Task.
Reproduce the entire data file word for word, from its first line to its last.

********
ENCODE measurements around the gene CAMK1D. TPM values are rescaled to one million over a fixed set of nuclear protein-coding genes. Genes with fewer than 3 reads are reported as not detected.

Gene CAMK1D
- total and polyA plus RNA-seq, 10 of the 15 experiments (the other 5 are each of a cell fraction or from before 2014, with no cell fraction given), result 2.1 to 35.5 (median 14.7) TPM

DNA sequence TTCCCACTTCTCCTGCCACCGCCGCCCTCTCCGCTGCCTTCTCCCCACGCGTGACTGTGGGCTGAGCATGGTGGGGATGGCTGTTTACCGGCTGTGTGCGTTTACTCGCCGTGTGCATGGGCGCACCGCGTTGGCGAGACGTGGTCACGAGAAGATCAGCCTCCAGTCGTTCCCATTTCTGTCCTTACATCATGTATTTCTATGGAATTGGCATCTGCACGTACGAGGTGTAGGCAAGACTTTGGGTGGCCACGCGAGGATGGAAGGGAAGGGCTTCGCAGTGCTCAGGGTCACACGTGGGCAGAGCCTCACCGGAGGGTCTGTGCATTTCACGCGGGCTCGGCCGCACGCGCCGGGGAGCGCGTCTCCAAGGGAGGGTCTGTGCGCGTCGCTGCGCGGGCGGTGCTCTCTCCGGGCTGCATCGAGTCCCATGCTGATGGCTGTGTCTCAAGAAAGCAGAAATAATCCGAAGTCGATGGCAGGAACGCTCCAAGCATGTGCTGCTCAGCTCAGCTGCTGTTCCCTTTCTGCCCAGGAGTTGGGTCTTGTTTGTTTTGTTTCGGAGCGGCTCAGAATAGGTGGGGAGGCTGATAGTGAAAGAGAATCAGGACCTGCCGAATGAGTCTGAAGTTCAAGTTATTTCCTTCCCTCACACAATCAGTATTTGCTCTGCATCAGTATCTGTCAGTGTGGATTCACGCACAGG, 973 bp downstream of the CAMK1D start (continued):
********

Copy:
ENCODE measurements around the gene CAMK1D. TPM values are rescaled to one million over a fixed set of nuclear protein-coding genes. Genes with fewer than 3 reads are reported as not detected.

Gene CAMK1D
- total and polyA plus RNA-seq, 10 of the 15 experiments (the other 5 are each of a cell fraction or from before 2014, with no cell fraction given), result 2.1 to 35.5 (median 14.7) TPM

DNA sequence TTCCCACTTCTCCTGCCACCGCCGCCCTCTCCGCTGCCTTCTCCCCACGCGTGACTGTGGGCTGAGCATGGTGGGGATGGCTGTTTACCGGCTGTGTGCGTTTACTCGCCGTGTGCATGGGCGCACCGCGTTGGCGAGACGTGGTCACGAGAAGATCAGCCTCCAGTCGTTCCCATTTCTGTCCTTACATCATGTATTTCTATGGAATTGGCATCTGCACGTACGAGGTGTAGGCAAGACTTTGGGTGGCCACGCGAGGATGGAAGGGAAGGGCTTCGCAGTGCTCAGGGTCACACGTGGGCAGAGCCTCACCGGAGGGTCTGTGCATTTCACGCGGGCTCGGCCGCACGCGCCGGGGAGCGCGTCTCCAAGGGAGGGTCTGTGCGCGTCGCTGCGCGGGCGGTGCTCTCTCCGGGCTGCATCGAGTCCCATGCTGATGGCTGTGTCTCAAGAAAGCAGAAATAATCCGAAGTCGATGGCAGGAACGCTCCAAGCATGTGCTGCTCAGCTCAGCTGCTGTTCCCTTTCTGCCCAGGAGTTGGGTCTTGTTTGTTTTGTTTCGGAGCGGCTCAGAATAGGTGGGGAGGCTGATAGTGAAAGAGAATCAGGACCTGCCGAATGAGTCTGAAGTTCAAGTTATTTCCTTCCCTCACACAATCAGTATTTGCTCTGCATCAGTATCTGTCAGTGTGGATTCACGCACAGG, 973 bp downstream of the CAMK1D start (continued):